Hebrews 12:18-29

E. F. Hutton talks, people listen.” That was a statement in many T.V. advertisements
in the 1980’s. Someone would say, “My broker is E. F. Hutton, and E. F.
Hutton says…” All those within earshot then stopped talking and turned
to hear E. F. Hutton’s advice. E. F. Hutton no longer exists in the financial
world. It fell apart in 1985 when the president of the brokerage firm entered
a guilty plea to 2,000 criminal counts of federal mail and wire fraud. At that
time it was sold to, and dismantled by, what is now called Citigroup.

people today treat God as if He is an E. F. Hutton who passed off the scene.
However, God still lives, and His Word still speaks. We need to listen to His
Word because of our position before Him and our responsibility to Him.

author of Hebrews first sets forth two contrasting scenes related to a person’s
position before God (Heb. 12:18-21). The Israelites at Sinai were confronted
with an awesome and terrifying scene which caused them to shrink back from the
mount. They did not want to hear God’s voice, and even Moses himself trembled
at the display of God.

however, have a better position. Verse 22 opens with the word “But,”
a strong adversative. Contrary to the Mt. Sinai scene, we confidently approach
eight specific objects. We come to (1) “Mount Zion,” which represents
that place where Jesus Christ accomplished His work to gain final pardon and
blessing. Next we come to (2) “the city of the living God, the heavenly
Jerusalem,” the city which Abraham looked for (Heb. 11:10), to which we
have been called (Heb. 3:1), and where we already have our citizenship (Phil.
3:20). In that heavenly place, we find (3) “myriads of angels,” indeed,
a “general (or, festal) assembly” of angels, who accompany God’s glory
throughout Scripture.

also come to (4) the “church of the first-born who are enrolled in heaven.”
In Scripture the “first-born” had greater privileges, and we are in
Christ, who is Himself the “first-born” (Col. 1:15). All of His privileged
position belongs to us. Furthermore, we come into (5) the presence of “God,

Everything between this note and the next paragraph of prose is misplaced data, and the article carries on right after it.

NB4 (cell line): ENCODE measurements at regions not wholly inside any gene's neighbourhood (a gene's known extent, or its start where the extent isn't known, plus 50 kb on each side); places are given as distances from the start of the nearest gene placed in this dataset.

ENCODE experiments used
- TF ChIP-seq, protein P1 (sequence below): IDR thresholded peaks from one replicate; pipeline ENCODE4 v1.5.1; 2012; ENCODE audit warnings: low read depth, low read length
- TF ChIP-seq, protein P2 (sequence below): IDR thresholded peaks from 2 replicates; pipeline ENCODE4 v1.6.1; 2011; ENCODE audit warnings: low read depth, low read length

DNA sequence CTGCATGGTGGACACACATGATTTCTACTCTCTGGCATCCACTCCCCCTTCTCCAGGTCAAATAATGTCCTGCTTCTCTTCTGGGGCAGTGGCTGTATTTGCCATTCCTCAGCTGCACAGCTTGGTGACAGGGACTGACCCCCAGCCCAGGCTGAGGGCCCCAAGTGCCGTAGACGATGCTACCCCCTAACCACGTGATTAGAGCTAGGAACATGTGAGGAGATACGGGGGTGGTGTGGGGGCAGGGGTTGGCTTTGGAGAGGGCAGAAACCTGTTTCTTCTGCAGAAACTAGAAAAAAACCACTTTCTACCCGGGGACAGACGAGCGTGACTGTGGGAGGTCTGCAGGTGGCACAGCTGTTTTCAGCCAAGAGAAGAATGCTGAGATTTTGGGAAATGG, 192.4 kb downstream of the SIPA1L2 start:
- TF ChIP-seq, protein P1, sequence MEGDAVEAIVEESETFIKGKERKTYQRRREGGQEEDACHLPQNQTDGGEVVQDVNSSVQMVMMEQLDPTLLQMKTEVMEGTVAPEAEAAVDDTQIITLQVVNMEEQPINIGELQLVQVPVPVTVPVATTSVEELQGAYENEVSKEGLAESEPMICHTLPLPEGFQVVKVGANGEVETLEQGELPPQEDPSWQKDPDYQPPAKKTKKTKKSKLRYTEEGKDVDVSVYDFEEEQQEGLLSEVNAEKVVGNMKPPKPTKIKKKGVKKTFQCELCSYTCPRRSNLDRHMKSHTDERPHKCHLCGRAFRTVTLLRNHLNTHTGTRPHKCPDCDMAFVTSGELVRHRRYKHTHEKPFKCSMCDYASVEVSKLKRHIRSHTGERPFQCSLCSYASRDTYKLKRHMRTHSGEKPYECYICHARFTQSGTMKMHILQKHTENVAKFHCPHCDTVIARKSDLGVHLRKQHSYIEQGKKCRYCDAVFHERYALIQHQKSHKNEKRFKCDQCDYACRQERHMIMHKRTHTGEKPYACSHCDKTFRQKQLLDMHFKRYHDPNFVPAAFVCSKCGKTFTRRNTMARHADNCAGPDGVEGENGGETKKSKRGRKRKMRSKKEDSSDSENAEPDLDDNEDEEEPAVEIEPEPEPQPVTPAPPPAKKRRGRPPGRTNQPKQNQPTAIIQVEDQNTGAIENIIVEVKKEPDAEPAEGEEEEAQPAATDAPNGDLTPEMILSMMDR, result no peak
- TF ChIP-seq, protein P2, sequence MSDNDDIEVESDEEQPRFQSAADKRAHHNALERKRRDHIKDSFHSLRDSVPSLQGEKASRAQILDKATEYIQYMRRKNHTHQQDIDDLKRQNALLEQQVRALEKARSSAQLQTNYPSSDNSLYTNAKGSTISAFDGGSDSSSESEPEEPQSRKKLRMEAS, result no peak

the Judge of all.” Here we must remember that the action of the Judge is
not limited to punishment; He also manifests what is right and vindicates the
truth. In heaven are also (6) the “spirits of righteous men made perfect,”
a reference to Old Testament believers whose spirits are in heaven, and who
are made perfect by the sacrifice of Christ.

come next (7) to “Jesus, the mediator of a new covenant;” He has made
it possible for us to come to all the other items mentioned in this grand inventory.
We finally come (8) to Jesus’ “sprinkled blood,” that blood which,
when shed, called for forgiveness and brought peace to all those who receive
the personal application of it in their lives.

cannot stop there, however, since position leads to responsibility, the subject
of Hebrews 12:25-29. Our first responsibility is to listen to God, which leads
to obeying God. The sad reality is that Old Testament Israel too often “refused”
to listen and obey His voice, and His judgment came upon them. People today
will also experience His judgment if they refuse to obey His Word. A time is
coming when his voice will “shake” earth and heaven alike. Why will
He do this?

years ago my family owned a dog, a “German Shepherd mix.” He was a
good dog, but unusual in one respect: he did not like to go swimming. Whenever
we coaxed him into the water, he’d come out as quickly as he could and thoroughly
“shake” the water off himself. That water was useless to him, and
he desired to rid himself of it. In a similar manner, God will “shake”
off earth and heaven; they are useless to Him.

earthly creation will perish, but we are assured of participating in God’s eternal
kingdom. That assurance motivates us not only to listen to God but also to be
faithful in serving Him. As we come before Him with reverence and a wholesome
regard for His character, our service is “acceptable,” well-pleasing,
in His sight.

the writer challenges us to practice remembering God. He is “our God,”
not someone else’s. As a consuming fire, He burns up all that is unfit to abide
in His presence. If our works are done in the power of our human flesh, rather
than in reverence and awe, they will be burned up in His presence. When we recall
what great things He has done for us, we can be confident in His presence. That
confidence leads us to practice gladly the life which will please Him.


brief provided by:  R. Larry Overstreet, Professor of Pastoral Theology, Northwest Baptist
Seminary, Tacoma, WA.

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